25FMKacharava NikoloziU14GEO23739,00,568,573,068
313FMNogerbek KazybekU14KAZ23168,00,070,074,065
42FMTsoi DmitryU14RUS24298,00,068,073,056
54FMSpyropoulos NikolaosU14GRE23788,00,065,570,057
627FMSubelj JanU14SLO22818,00,065,068,057
716FMSuleymanli AydinU14AZE23138,00,063,568,056
818FMPopov KonstantinU14RUS23048,00,060,065,057
93IMRaja Rithvik RU14IND24217,50,070,576,055
101IMBjerre Jonas BuhlU14DEN24387,50,067,071,564

The last round in the under-14 section saw a controversy. On the top board the eventual gold medalist Gines Esteo (Spain) was playing with the black pieces against Alexander Krastev.

This position is drawn, but White played the move Ke5 which allows...Nc4+ and Gines Esteo won the gold medal

After this happend Zurab Azmaiparashvili, the ECU President wrote on Facebook accusing the German player with the white pieces of cheating. He was enraged because his Georgian player Nikolozi Kacharava had to settle for the silver medal. Zurab wrote about the above position, "White to move and black is becoming world champion under 14! Is it cheating or not? I’m asking this question to FIDE and ACP. Unfortunately I cannot react because by this result Georgian player Nikolozi Kacharava didn’t become a world champion and I’m Georgian too..."


A day later Zurab understood that he had gone wrong and apologized on Facebook:

Under-14 Girls:

Three girls did well in this section - Divya, Jyothsna and Mrudul.

Rk.SNo NameTypsexFEDRtgPts. TB1  TB2  TB3  TB4  TB5 
12Ning KaiyuF14wCHN22179,00,073,578,068
25WCMSong YuxinF14wCHN21788,50,072,577,557
34WIMDivya DeshmukhF14wIND21808,50,071,576,558
426Hrebenshchykova YelyzavetaF14wUKR19688,00,062,565,567
511WCMJyothsna LF14wIND20607,50,074,579,054
68WCMGarifullina LeyaF14wRUS21067,50,072,578,065
720WCMMrudul DehankarF14wIND19967,50,070,574,067
821WFMEizaguerri Floris MariaF14wESP19877,50,068,573,556
923WFMStepanyan EvaF14wRUS19817,50,067,572,056
1029WIMZhu EvelynF14wUSA19267,50,066,571,055

Under-16 Open:

The best performing Indian was Sankalp Gupta, who made his final IM norm at the event, but a lose in the penultimate round ruined his medal chances. He finished 13th. The interesting to note is that top seed of the event and one of the most talented youngsters in the world right now Andrey Esipenko with a rating of 2609, couldn't finish in top 10! He had to settle for the 11th spot. That's how tough it is out there.

Rk.SNo NameTypsexFEDRtgPts. TB1  TB2  TB3  TB4  TB5 
15IMSargsyan ShantU16ARM24639,00,071,577,067
24IMMatviishen ViktorU16UKR24768,50,071,076,556
331FMPetriashvili NikolozU16GEO23438,00,072,075,566
42IMYakubboev NodirbekU16UZB25228,00,071,577,066
515IMKaasen Tor FredrikU16NOR23888,00,068,573,067
68Engel LuisU16GER24418,00,066,572,056
716CMTeclaf PawelU16POL23847,50,068,574,054
811IMBlohberger FelixU16AUT24337,50,068,073,065
93FMGavrilescu DavidU16ROU24817,50,066,072,067
1046FMStevanic DavidU16SLO22817,50,064,569,066

Under-16 girls:

Sanskriti Goyal's bronze and Aashna Makhija's sixth place was a good performance by Indians in the girls under-16.

Rk.SNo NameTypsexFEDRtgPts. TB1  TB2  TB3  TB4  TB5 
13Muetsch AnnmarieF16wGER22068,50,067,072,557
222WFMKucharska HonorataF16wPOL20738,50,063,567,056
340Sanskriti GoyalF16wIND19718,00,060,564,567
424WFMSrdanovic JovanaF16wSRB20727,50,074,578,566
54WFMBeydullayeva GovharF16wAZE22027,50,071,077,064
65WFMMakhija AashnaF16wIND21977,50,067,573,055
78Berdnyk MariiaF16wUKR21797,50,067,571,067
823WFMRudzinska MichalinaF16wPOL20737,50,066,070,055
915WFMCervantes Landeiro ThaliaF16wUSA21297,50,065,068,555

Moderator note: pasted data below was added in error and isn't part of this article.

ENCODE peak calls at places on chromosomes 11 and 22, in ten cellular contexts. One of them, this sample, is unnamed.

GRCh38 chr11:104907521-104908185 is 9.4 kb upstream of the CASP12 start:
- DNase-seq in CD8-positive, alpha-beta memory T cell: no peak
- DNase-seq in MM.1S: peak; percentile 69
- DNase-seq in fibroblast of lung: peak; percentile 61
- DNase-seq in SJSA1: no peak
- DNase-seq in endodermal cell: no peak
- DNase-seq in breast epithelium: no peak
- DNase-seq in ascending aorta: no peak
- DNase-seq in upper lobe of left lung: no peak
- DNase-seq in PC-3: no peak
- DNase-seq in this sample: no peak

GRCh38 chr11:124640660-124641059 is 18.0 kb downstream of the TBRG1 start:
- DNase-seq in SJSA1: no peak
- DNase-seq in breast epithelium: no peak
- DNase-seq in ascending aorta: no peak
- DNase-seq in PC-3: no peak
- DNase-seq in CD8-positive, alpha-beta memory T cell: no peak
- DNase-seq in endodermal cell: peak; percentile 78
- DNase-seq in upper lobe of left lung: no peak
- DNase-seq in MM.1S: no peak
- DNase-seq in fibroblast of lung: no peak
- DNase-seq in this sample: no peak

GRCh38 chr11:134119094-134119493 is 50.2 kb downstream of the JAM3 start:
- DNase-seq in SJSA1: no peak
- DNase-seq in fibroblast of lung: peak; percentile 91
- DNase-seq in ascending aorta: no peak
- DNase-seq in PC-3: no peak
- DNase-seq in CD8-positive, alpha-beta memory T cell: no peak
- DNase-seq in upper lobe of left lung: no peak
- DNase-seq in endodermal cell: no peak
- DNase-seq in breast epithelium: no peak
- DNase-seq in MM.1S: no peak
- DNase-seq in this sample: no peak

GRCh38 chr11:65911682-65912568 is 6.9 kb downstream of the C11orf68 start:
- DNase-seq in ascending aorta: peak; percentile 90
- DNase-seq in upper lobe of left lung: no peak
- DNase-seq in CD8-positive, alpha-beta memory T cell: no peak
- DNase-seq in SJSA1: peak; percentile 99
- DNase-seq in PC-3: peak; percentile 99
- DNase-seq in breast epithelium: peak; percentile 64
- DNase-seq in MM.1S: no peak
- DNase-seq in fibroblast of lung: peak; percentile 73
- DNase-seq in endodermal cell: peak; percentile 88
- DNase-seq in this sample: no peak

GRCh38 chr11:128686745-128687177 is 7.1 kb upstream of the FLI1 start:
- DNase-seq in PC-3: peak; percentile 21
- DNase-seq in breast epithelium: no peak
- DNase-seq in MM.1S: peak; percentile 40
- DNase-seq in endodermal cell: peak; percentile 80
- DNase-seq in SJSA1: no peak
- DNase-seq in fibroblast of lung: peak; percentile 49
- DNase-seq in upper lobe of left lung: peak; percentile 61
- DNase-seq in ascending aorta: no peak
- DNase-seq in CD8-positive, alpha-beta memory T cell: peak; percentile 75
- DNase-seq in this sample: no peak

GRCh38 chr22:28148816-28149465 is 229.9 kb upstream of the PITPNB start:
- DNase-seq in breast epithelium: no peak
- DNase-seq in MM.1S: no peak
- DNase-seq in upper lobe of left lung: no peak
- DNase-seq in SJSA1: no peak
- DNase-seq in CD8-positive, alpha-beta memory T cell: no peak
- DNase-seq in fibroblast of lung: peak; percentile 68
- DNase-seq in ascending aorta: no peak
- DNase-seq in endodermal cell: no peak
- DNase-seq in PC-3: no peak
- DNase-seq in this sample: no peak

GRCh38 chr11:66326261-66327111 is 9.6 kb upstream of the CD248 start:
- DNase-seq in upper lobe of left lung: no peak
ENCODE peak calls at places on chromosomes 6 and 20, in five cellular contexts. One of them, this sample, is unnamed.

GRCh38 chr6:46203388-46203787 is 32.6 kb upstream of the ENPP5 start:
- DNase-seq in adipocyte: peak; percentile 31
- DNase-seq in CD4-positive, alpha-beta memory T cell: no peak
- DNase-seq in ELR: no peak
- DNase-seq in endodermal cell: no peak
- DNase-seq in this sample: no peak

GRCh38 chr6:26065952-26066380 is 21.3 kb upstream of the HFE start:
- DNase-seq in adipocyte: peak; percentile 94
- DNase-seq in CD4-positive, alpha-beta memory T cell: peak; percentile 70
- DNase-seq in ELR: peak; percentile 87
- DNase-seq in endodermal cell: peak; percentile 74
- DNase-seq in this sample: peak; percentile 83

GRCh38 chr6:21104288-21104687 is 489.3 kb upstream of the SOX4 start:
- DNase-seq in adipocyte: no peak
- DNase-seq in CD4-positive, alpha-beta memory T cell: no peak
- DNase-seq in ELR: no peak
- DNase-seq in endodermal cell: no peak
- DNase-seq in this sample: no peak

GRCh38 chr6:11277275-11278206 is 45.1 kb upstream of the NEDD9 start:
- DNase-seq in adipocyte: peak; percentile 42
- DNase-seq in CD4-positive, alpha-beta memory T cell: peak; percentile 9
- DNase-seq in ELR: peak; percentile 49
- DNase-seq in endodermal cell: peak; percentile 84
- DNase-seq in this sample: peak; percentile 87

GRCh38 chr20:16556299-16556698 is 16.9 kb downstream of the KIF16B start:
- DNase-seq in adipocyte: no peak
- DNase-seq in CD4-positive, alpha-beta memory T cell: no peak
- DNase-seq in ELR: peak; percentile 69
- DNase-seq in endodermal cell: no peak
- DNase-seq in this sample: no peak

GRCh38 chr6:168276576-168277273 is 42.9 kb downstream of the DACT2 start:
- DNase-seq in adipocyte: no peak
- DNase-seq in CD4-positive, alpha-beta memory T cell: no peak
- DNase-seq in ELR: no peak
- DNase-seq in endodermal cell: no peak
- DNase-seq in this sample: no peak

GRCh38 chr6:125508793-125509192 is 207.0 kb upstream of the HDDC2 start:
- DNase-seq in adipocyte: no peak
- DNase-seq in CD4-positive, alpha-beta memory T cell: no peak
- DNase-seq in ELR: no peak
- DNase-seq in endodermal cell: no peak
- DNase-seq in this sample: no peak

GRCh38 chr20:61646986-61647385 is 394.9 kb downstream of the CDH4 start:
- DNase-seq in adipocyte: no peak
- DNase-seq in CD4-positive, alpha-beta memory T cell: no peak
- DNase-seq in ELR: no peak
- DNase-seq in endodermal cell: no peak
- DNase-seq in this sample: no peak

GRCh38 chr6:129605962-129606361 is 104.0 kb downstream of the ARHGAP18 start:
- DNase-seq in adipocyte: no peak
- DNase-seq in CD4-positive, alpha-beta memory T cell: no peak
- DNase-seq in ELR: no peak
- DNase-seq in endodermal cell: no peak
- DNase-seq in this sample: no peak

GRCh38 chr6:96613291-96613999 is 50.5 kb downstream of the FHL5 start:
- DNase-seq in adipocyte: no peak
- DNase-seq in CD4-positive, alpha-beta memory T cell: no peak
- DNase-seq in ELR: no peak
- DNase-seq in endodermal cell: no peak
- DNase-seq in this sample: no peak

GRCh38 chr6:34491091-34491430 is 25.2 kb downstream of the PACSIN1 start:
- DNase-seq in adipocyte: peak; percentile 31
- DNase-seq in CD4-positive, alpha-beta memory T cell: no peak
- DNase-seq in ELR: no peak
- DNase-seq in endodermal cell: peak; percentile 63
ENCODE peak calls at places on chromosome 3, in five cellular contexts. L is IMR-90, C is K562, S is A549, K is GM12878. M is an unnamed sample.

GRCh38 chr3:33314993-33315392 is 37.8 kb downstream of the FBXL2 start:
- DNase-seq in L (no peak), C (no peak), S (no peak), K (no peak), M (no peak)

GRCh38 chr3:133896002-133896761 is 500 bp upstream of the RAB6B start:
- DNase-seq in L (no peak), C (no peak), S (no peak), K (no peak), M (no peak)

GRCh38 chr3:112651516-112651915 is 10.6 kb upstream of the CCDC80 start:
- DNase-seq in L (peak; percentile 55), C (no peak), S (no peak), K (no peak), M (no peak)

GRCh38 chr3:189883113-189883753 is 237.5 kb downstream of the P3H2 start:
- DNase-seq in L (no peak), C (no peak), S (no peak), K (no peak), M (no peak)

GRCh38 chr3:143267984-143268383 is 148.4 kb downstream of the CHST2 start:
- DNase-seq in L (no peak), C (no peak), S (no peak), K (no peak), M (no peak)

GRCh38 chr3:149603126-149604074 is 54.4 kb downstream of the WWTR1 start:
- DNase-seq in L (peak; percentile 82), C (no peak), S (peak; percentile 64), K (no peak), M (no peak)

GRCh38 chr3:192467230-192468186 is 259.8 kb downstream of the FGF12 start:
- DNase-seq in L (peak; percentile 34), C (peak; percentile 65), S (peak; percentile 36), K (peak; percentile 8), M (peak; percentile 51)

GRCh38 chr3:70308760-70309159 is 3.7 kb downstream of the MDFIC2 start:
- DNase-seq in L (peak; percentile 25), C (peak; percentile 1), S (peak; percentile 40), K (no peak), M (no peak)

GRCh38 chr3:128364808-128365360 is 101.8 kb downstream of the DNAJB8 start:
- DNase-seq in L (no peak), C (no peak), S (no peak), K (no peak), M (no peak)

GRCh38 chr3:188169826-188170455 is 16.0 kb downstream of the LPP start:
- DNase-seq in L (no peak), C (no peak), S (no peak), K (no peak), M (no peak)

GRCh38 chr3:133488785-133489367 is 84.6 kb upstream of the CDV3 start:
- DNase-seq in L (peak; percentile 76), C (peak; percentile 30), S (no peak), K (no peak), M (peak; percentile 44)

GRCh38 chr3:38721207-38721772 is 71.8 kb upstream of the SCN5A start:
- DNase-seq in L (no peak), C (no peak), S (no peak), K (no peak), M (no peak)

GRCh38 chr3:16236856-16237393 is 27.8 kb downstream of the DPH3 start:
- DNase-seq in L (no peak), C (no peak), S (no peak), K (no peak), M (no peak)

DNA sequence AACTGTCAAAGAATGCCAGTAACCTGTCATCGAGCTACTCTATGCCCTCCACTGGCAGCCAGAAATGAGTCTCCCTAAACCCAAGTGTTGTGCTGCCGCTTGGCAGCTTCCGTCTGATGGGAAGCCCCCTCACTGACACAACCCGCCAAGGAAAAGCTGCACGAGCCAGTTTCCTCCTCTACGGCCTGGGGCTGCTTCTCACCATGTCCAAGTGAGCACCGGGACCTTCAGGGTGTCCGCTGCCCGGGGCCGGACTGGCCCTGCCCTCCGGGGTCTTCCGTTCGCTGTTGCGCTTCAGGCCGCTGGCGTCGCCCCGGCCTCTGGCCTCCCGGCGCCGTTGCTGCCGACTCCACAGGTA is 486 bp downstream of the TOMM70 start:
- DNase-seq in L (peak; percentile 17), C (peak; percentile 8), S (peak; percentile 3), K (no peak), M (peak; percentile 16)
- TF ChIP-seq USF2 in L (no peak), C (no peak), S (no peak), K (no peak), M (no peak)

1017WFMSchulze LaraF16wGER21227,50,062,567,057

Under-18 Open:

The best performing Indian in this section was Mitrabha Guha who finished 30th. India's performance in the under-18 section was not great.

Rk.SNo NameTypsexFEDRtgPts. TB1  TB2  TB3  TB4  TB5 
110IMGazik ViktorU18SVK24868,50,072,078,057
217IMJanik IgorU18POL24538,00,072,076,556
319IMGumularz SzymonU18POL24418,00,071,577,065
45GMMoroni Luca JrU18ITA25548,00,071,076,567
521IMParvanyan AshotU18GER24288,00,069,074,566
629FMAgmanov ZhandosU18KAZ23548,00,064,068,056
76GMShevchenko KirillU16UKR25497,50,069,073,555
812IMLivaic LeonU18CRO24817,50,064,068,556
91GMSarana AlexeyU18RUS26417,00,071,576,065
107IMTriapishko AlexandrU18RUS25087,00,069,575,064

Under-18 girls:

Tejaswini Sagar was doing well throughout the event and was unlucky that she missed out on the medal. A loss in the penultimate round to Alexandra Obolentseva derailed her chances. Arpita Mukherjee finished sixth and Tarini Goyal also wasn't too far behind on the seventh spot. A fine performance by the Indian girls.

Rk.SNo NameTypsexFEDRtgPts. TB1  TB2  TB3  TB4  TB5 
11WIMShuvalova PolinaF18wRUS242110,00,071,076,059
25WGMObolentseva AlexandraF18wRUS22988,00,070,075,057
38WIMInjac TeodoraF18wSRB22588,00,069,075,056
422WIMTejaswini SagarF18wIND21398,00,068,570,567
513WIMDimitrova AleksandraF18wRUS22288,00,066,070,556
620WFMArpita MukherjeeF18wIND21477,50,068,071,565
730WFMTarini GoyalF18wIND20267,50,066,570,065
87WIMSliwicka AlicjaF18wPOL22647,50,062,067,555
93FMGarcia Martin MartaF18wESP23297,00,071,075,055
104FMDi Benedetto DesireeF18wITA23217,00,067,071,566


As we publish the report on World Youth 2018, the World Cadets (under-8,10,12) have begun in Santiago, Spain. While Indians usually dominate in the cadets championships, I think this year it is not going to be easy. There are a lot of strong players and the clear favourite for India to win a gold is Gukesh in under-12 open, but it will also be a tough fight. It will be interesting to follow how our cadets do. As for the World Youth Championships, this experience will prove invaluable to the youngsters who are taking the leap to the next level in their chess career. At the same time, two bronze medals is not something that India would be happy with. If you look closely the two medals and four other players who finished in top six, were all girls! I am sure the boys would be inspired to do better. We are capable of more and I am sure we will come back stronger in 2019.